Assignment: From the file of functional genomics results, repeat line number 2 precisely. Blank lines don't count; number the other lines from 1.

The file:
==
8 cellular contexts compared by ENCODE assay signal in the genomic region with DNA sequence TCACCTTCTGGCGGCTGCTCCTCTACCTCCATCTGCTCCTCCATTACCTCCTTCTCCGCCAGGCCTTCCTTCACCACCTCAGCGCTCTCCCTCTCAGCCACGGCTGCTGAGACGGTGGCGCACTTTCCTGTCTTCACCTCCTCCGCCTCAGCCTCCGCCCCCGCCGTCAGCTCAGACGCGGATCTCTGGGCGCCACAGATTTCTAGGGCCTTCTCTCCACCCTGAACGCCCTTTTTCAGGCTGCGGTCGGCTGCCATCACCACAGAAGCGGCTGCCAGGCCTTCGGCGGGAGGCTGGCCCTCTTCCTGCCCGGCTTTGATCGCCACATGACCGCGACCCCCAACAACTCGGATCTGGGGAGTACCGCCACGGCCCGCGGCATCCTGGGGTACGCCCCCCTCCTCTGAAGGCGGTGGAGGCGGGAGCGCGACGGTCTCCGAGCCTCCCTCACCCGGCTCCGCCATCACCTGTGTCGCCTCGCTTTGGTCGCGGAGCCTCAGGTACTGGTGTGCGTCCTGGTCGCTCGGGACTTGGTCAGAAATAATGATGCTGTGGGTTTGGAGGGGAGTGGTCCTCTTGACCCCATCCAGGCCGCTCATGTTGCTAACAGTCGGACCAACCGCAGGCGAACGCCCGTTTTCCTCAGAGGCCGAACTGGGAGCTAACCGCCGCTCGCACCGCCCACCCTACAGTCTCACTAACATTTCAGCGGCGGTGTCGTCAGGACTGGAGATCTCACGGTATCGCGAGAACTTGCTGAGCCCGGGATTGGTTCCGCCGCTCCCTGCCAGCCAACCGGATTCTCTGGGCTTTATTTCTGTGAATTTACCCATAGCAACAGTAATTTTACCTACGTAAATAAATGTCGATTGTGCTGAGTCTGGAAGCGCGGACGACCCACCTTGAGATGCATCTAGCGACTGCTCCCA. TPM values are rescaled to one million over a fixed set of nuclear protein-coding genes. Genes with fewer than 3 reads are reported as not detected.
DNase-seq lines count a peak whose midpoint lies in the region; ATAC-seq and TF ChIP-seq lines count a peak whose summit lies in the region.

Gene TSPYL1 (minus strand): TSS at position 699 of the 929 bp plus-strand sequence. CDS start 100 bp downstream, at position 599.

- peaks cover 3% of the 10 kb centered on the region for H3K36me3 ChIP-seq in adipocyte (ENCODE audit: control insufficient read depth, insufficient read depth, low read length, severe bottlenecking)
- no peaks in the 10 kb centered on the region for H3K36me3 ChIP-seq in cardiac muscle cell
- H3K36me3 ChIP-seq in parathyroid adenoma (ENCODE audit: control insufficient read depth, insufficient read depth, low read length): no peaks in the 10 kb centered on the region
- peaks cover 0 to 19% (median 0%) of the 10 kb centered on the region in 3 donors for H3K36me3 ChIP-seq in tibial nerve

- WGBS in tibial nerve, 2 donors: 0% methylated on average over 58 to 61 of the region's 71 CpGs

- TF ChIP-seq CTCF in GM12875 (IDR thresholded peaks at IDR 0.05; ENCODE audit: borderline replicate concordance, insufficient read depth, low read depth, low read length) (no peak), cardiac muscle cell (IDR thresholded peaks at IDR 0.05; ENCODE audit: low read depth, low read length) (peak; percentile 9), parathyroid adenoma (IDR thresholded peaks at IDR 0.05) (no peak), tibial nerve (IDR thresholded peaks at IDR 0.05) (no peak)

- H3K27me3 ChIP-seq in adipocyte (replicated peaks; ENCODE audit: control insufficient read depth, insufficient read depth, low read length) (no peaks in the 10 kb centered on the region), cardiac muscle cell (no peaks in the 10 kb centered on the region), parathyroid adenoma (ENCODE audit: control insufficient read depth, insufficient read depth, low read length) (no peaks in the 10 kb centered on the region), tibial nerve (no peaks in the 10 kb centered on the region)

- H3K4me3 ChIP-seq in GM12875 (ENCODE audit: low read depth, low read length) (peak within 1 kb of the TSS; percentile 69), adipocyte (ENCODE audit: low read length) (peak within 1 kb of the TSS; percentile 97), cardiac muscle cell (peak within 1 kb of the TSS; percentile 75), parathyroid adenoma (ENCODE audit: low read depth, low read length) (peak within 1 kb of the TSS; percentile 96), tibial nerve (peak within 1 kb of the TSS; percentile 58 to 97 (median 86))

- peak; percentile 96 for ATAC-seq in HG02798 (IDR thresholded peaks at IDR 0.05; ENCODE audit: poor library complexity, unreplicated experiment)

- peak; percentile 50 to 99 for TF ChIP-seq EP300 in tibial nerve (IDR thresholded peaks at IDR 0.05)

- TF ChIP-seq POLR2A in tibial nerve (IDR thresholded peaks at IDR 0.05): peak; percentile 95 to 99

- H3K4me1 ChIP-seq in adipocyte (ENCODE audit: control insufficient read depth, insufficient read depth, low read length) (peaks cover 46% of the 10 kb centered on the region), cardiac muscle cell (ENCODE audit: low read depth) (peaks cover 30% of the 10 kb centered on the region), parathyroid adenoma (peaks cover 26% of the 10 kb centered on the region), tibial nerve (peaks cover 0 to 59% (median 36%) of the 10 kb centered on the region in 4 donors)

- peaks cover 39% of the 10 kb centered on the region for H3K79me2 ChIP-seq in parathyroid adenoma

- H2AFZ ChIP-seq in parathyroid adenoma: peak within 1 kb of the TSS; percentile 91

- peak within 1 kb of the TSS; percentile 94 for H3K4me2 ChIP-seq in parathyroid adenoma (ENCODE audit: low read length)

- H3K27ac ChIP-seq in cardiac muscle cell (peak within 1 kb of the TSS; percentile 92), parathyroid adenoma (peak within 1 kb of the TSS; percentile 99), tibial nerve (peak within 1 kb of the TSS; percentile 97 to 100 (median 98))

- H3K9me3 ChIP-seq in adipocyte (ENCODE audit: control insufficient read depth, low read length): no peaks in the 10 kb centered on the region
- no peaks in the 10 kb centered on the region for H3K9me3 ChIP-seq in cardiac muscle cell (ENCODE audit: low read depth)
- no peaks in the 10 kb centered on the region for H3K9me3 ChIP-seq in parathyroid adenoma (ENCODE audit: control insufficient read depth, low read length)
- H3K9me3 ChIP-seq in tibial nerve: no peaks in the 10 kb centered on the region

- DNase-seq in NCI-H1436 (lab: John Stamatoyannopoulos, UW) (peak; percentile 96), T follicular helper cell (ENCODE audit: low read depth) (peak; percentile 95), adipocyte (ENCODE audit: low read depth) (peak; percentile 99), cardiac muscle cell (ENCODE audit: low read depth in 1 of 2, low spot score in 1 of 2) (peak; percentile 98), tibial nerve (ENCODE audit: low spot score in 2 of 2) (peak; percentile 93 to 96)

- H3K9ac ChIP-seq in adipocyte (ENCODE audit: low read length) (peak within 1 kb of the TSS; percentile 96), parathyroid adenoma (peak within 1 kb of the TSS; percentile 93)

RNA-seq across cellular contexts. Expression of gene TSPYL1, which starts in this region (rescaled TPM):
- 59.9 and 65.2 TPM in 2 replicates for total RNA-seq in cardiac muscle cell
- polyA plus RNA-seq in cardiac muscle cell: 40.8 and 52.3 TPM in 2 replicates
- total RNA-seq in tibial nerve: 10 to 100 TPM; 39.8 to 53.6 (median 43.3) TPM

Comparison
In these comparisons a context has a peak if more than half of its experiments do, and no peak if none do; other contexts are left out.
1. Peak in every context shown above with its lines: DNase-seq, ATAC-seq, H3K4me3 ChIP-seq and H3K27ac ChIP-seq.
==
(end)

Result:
DNase-seq lines count a peak whose midpoint lies in the region; ATAC-seq and TF ChIP-seq lines count a peak whose summit lies in the region.